Sprits on the Battle Field

Yesterday we were out in the bush, some 220 kilometres from Bulawayo speaking at a MDC rally in a tiny village. A fairly large crowd had gathered with villagers walking into the site from many kilometres in every direction. After the meeting we had a meal together and then they walked home and I drove back to the City.

When we set out I had no idea that we would find ourselves at the site where some 114 years ago, a small detachment of part time soldiers would attempt to capture the King of the Amandebele people who had just fled his capitol, Gubulawayo, some 10 kilometres from where I write today. The site was just 500 metres from the rally and afterwards we walked across to it and were told the story of that battle - the final battle with the Ndebele that opened the way to white settler domination for the next 80 years.

The site is vandalised and all that remains is a small monument to the 34 white men killed in the battle and a nearby mound of soil that holds the mass grave of up to 400 Ndebele men killed at the same time. Three battles were fought in that brief campaign - the first at Shangani, the second at Gubulawayo (the 'Place of Slaughter') and then the final skirmishes over the other side of the Shangani River in the Lupane District.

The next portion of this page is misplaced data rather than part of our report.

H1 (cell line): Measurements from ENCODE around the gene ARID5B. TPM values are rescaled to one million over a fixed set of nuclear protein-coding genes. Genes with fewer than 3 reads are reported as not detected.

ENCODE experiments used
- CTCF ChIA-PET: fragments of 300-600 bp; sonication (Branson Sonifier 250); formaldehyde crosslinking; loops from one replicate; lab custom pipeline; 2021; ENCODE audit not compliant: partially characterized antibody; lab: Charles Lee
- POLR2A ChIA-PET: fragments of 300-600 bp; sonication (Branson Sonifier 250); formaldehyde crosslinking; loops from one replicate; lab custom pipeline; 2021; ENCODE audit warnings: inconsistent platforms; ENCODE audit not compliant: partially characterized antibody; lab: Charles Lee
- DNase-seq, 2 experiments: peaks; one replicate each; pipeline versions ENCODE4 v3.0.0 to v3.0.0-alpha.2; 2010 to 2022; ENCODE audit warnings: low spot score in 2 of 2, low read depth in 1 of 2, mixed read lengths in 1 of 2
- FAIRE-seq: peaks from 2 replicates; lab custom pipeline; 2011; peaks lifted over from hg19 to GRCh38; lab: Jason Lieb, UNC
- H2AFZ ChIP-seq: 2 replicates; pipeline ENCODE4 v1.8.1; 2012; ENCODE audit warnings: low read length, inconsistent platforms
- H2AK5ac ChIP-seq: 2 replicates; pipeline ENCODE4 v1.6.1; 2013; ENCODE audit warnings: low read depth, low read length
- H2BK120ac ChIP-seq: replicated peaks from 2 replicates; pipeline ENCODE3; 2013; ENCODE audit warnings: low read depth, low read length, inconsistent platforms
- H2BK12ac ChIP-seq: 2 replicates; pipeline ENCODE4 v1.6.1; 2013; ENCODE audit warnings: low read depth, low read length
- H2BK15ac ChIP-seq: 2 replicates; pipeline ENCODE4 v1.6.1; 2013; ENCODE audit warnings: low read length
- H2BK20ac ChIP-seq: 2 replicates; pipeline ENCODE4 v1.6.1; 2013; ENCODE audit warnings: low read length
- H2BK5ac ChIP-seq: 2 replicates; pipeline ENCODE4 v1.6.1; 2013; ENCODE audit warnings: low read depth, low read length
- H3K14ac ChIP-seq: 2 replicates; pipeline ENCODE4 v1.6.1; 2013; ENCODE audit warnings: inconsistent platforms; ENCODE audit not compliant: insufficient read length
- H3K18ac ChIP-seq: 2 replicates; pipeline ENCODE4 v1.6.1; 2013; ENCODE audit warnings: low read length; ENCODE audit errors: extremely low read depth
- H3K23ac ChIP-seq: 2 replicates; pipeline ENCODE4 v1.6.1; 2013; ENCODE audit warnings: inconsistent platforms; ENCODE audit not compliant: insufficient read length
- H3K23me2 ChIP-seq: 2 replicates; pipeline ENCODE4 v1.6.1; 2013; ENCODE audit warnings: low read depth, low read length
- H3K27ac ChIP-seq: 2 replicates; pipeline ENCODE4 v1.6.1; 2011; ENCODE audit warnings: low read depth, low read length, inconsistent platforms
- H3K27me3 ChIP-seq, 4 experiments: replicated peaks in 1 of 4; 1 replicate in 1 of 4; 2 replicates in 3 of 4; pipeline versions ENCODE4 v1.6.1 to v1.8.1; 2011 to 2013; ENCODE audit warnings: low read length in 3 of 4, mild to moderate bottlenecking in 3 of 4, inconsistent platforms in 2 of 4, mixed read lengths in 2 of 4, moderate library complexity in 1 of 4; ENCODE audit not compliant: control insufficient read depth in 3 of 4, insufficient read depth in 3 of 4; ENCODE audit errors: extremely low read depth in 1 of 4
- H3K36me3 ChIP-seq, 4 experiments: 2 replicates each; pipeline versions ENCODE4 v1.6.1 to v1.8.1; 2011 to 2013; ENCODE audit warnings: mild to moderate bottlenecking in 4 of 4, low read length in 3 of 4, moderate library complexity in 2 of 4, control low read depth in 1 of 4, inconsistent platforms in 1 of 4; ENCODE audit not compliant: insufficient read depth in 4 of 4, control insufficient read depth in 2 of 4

Lobengula, the King of the Ndebele was fleeing his home which had been captured and burnt, with four regiments or 'Impiís' - each comprising several thousand men. These were the finest fighting men of the region at the time and had dominated much of central Africa for the 19th century. Now that domination was confronted by new threat - white men with modern weapons. After the final battle, Lobengula travelled north and died near the Zambezi where he was buried with his personal possessions.

The Ndunaís who led the Ndebele regiments in the fight disembowelled those killed to allow their spirits to depart but otherwise did not do anything to the bodies simply recording, that 'these were brave men' and leaving a single man at the site to tell the troops that were following up, what had happened. The remains of those men are now buried in the Matopo Hills outside Bulawayo .

One of our party said that she had been present at the religious ceremony held on the site to commemorate 100 years after the battle. She said she could feel the spirits of those killed at the site. Our guide to the site insisted we pray there out of respect.

A thousand years ago, a battle took place against the English and the Scots were led by Robert the Bruce - a direct ancestor of my family. We travelled to that site some 30 odd years ago as a family and it may sound weird, but when I stood on that ancient battle ground I had a feeling that I knew that place, even though I had never been to that country before.

No African would dispute that the spirits live on and should be respected. I think it is important that sites such as that at the Shangani in Lupane are both maintained and protected and as soon as we can find the resources I would like to see us rebuild the memorial - but not just to the whites who died there but also to the Ndebele who gave their lives protecting their leadership and way of life. There were brave men on both sides.